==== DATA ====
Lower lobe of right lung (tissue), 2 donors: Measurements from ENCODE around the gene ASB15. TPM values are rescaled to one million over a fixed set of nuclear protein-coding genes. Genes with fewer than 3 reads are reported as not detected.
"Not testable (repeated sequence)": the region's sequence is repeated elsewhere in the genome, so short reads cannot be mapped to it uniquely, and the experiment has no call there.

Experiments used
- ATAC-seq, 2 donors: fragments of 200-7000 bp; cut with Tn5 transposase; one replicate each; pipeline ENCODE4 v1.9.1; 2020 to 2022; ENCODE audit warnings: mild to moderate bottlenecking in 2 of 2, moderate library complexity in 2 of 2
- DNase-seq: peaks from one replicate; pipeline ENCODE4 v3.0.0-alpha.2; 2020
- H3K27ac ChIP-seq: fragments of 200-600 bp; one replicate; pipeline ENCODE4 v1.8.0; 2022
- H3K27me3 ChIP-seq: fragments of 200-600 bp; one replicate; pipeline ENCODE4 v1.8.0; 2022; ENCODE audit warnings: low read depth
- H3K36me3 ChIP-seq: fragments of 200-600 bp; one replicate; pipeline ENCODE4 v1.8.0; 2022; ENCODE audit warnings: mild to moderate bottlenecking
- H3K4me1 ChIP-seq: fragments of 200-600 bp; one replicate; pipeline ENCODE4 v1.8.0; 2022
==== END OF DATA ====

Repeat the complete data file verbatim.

Lower lobe of right lung (tissue), 2 donors: Measurements from ENCODE around the gene ASB15. TPM values are rescaled to one million over a fixed set of nuclear protein-coding genes. Genes with fewer than 3 reads are reported as not detected.
"Not testable (repeated sequence)": the region's sequence is repeated elsewhere in the genome, so short reads cannot be mapped to it uniquely, and the experiment has no call there.

Experiments used
- ATAC-seq, 2 donors: fragments of 200-7000 bp; cut with Tn5 transposase; one replicate each; pipeline ENCODE4 v1.9.1; 2020 to 2022; ENCODE audit warnings: mild to moderate bottlenecking in 2 of 2, moderate library complexity in 2 of 2
- DNase-seq: peaks from one replicate; pipeline ENCODE4 v3.0.0-alpha.2; 2020
- H3K27ac ChIP-seq: fragments of 200-600 bp; one replicate; pipeline ENCODE4 v1.8.0; 2022
- H3K27me3 ChIP-seq: fragments of 200-600 bp; one replicate; pipeline ENCODE4 v1.8.0; 2022; ENCODE audit warnings: low read depth
- H3K36me3 ChIP-seq: fragments of 200-600 bp; one replicate; pipeline ENCODE4 v1.8.0; 2022; ENCODE audit warnings: mild to moderate bottlenecking
- H3K4me1 ChIP-seq: fragments of 200-600 bp; one replicate; pipeline ENCODE4 v1.8.0; 2022